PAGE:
The cardinal utility approach or what is called also as the Marshallian approach to consumer’s equilibrium is based on the following assumption –
It is assumed that the consumer is a rational being in the sense that he satisfies he wants in order to their merit. It means that he buys a commodity which yields the highest utility and he buys last a commodity which he gives the last. The consumer is assumed to the rational. He tries to exploit his total efficacy under the income constraint.
- Limited money income
The consumer has a limited money income to spend on the goods to services he chooses to consume. The customer has limited money to expend on the purchase of goods and services and thus this makes the customer buy those commodities primary which is a requirement. It is implicit that the marginal utility of money remains steady irrespective of the level of a consumer’s earnings.
- Maximization of satisfaction
Every rational consumer intends to maximize his satisfaction from his given money income. Every customer aims at maximizing his/her pleasure for the amount of money he/she spends on the goods and services.
- The utility is cardinally measurable
The cardinal assumes that utility is cardinal i.e, it can be measured in absolute term a cardinal number. It is implicit that efficacy can be measured by transmission definite numbers. Such as 1, 2, 3, etc. that means efficacy is an experimental entity. According to this concept, a person can articulate the satisfaction, which is derived from the expenditure of a product in quantitative terms.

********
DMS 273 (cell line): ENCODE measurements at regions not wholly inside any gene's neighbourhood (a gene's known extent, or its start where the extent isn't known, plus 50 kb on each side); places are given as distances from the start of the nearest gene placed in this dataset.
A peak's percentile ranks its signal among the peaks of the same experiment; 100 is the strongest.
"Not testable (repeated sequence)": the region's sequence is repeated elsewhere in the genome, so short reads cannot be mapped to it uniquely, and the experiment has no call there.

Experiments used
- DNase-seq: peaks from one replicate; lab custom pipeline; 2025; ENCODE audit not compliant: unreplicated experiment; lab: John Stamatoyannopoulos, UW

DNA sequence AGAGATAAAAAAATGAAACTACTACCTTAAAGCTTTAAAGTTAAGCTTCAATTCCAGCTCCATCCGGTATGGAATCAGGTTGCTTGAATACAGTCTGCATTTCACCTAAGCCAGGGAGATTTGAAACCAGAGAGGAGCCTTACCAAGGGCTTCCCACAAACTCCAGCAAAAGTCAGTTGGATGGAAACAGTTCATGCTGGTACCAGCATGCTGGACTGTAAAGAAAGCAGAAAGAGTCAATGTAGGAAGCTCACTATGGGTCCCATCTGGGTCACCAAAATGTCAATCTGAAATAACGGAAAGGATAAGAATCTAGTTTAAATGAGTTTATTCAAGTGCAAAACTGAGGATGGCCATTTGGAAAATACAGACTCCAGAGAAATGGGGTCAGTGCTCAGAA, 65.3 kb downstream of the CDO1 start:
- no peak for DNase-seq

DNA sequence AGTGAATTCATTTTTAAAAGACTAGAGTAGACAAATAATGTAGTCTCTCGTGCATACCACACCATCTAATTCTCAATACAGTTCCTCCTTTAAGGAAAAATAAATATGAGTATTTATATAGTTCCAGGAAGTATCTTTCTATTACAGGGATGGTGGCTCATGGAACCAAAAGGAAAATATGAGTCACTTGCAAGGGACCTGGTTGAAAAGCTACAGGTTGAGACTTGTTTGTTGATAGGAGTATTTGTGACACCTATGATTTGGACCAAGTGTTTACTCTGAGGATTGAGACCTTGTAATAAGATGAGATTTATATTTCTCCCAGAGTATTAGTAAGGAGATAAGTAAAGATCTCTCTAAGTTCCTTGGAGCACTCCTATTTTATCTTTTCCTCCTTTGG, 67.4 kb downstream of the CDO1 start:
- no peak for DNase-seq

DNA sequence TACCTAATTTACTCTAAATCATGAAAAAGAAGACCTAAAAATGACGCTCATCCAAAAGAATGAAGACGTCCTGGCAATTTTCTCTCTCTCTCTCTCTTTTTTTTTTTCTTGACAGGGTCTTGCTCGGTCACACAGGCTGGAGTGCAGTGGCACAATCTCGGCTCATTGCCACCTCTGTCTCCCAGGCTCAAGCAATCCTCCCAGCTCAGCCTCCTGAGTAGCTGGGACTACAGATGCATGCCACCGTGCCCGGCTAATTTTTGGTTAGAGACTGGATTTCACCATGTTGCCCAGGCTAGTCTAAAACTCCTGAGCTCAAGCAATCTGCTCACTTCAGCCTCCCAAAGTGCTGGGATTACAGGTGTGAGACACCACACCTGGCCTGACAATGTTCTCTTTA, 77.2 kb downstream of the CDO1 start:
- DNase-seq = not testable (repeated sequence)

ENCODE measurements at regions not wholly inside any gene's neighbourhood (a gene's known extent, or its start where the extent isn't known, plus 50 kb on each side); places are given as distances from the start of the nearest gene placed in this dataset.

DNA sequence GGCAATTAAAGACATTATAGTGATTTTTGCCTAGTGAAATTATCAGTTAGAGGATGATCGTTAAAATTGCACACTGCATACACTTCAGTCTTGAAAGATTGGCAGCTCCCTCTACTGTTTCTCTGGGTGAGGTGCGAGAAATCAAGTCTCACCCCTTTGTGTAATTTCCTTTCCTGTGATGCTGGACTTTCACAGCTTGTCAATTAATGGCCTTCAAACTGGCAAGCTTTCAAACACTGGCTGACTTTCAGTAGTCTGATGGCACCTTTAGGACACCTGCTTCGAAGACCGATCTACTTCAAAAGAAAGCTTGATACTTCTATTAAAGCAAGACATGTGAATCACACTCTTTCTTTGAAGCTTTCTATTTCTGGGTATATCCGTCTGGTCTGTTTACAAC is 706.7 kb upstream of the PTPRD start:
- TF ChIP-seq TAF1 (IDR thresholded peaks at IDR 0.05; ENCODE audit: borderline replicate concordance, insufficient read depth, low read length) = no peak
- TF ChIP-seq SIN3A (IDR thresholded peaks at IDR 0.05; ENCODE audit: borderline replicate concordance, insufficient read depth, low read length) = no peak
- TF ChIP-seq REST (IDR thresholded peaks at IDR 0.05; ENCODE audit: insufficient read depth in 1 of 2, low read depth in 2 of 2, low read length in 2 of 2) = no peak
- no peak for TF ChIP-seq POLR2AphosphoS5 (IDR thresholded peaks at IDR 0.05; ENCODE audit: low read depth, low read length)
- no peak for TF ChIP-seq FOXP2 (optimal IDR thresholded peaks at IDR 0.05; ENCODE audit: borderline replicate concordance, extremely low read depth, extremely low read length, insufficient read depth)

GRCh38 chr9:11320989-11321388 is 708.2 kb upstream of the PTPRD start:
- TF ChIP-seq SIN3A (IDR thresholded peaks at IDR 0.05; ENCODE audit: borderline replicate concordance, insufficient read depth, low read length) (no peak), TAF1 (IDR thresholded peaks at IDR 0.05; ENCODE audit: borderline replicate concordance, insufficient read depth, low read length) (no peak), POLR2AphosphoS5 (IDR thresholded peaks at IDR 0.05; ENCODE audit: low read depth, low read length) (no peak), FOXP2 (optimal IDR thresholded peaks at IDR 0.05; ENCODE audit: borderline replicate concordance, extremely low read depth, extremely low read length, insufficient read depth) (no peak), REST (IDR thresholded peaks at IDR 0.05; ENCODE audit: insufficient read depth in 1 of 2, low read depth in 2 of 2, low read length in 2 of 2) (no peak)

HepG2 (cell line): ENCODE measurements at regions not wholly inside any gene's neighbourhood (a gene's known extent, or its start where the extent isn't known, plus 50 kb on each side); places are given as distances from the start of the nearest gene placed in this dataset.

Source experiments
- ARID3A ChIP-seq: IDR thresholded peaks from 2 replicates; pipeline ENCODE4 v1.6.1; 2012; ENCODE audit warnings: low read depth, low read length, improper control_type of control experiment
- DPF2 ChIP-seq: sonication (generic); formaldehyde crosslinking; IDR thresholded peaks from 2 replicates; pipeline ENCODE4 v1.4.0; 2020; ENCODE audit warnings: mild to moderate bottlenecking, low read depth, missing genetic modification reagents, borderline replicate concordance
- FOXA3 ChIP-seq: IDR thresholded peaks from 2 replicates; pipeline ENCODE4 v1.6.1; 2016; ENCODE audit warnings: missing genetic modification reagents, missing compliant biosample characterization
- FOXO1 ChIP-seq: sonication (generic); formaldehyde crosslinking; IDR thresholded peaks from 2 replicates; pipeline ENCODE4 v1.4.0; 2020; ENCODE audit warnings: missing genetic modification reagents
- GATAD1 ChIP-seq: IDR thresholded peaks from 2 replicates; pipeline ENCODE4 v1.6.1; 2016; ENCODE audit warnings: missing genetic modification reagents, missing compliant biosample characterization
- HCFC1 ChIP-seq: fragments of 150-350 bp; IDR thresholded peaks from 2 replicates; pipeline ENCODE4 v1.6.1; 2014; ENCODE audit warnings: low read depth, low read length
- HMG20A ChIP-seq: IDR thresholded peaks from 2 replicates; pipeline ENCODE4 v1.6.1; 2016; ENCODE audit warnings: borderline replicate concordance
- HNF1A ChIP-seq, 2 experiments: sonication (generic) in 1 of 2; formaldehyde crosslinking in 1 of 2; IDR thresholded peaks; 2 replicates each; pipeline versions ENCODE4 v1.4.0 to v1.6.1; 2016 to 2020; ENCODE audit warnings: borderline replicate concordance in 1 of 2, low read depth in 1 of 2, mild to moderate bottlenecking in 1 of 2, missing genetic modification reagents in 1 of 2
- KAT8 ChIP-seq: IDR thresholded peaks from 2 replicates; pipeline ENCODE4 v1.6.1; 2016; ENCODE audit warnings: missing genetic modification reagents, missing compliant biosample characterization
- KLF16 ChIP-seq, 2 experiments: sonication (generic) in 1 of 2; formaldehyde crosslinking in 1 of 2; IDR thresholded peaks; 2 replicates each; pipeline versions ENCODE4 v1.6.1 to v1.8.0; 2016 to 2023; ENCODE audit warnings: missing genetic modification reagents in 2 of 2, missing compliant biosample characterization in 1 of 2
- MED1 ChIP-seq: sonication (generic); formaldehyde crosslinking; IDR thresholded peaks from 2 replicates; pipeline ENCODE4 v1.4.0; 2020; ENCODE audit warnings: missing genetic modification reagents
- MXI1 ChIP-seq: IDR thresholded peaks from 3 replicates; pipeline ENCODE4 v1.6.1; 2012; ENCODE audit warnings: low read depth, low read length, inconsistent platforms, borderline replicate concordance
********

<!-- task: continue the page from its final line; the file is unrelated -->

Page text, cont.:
- Diminishing marginal utility
The cardinal assumed that the utility gained from successive units of a commodity consumed decreases as a consume more and more units of it. If the stock of commodities increases with the customer, each supplementary stock or unit of the commodity gives him less and less pleasure. It means utility increases at a lessening rate.
- The constant utility of money
The marginal utility of money remains constant whatever the level of consumer’s income and each unit of money has utility equal to 1. The utility consequents from commodities are deliberate in terms of money. So, money is a unit of measurement in the cardinal approach. Hence, the marginal utility of money should be constant.
- Utilities are Independent
Marginal utility analysis assumes that the utilities of dissimilar commodities are independent of one another. That is the utility of one product does not influence that of another. According, to this statement, the utilities of a variety of goods are preservative, i.e. the divide utilities of a variety of goods can be added to attain the total sum of the utilities of all goods consumed.
- Diminishing Marginal Utility
This means, with the augmented expenditure of a product or service, the utility consequent from each consecutive unit goes on retreat. This law holds true for the theory of customer activities.
Cardinal utility analysis is the oldest hypothesis of demand which provides a justification of consumer’s demand for a product and derives the law of demand which establishes an inverse relationship between price and amount demanded of a product.